Unify.lhs 12 KB
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%
% (c) The University of Glasgow 2006
%

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\begin{code}
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{-# OPTIONS -w #-}
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-- The above warning supression flag is a temporary kludge.
-- While working on this module you are encouraged to remove it and fix
-- any warnings in the module. See
Ian Lynagh's avatar
Ian Lynagh committed
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--     http://hackage.haskell.org/trac/ghc/wiki/Commentary/CodingStyle#Warnings
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-- for details

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module Unify ( 
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	-- Matching of types: 
	--	the "tc" prefix indicates that matching always
	--	respects newtypes (rather than looking through them)
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	tcMatchTy, tcMatchTys, tcMatchTyX, 
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	ruleMatchTyX, tcMatchPreds, MatchEnv(..),
	
	dataConCannotMatch
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   ) where

#include "HsVersions.h"

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import Var
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import VarEnv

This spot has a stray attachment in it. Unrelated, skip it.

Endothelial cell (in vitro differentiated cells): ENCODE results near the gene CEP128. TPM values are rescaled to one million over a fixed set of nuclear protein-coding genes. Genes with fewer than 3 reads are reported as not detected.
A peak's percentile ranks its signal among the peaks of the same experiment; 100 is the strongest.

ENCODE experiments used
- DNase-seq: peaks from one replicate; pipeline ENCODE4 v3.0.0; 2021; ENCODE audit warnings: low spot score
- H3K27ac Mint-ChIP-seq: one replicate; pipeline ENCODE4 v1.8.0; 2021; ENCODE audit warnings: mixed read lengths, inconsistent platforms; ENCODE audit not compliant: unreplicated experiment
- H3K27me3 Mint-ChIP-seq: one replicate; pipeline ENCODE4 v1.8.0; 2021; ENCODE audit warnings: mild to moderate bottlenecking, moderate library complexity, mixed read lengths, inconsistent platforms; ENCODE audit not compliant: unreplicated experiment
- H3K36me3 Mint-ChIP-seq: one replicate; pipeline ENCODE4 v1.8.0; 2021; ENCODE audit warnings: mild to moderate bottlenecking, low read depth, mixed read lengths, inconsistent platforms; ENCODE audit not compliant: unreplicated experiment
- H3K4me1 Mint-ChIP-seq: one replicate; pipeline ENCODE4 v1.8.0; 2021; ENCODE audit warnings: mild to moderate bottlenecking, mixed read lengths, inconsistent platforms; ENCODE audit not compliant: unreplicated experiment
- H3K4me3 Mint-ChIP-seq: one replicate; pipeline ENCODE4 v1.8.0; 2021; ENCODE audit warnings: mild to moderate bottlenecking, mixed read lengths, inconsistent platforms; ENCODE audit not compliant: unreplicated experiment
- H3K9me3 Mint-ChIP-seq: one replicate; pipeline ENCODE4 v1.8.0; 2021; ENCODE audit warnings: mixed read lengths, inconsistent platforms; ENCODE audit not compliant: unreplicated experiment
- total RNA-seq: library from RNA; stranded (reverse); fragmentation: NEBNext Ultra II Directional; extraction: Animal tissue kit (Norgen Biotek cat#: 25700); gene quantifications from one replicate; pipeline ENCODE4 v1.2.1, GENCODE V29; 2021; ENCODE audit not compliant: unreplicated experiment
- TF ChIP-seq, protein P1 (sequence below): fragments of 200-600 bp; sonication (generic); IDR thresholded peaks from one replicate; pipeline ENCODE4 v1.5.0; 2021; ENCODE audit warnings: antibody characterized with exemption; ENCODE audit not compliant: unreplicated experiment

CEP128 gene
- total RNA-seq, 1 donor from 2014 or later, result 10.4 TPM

import VarSet
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import Type
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import Coercion
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import TyCon
import DataCon
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import TypeRep
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import Outputable
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import Util
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import Maybes
\end{code}


%************************************************************************
%*									*
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		Matching
%*									*
%************************************************************************


Matching is much tricker than you might think.

1. The substitution we generate binds the *template type variables*
   which are given to us explicitly.

2. We want to match in the presence of foralls; 
	e.g 	(forall a. t1) ~ (forall b. t2)

   That is what the RnEnv2 is for; it does the alpha-renaming
   that makes it as if a and b were the same variable.
   Initialising the RnEnv2, so that it can generate a fresh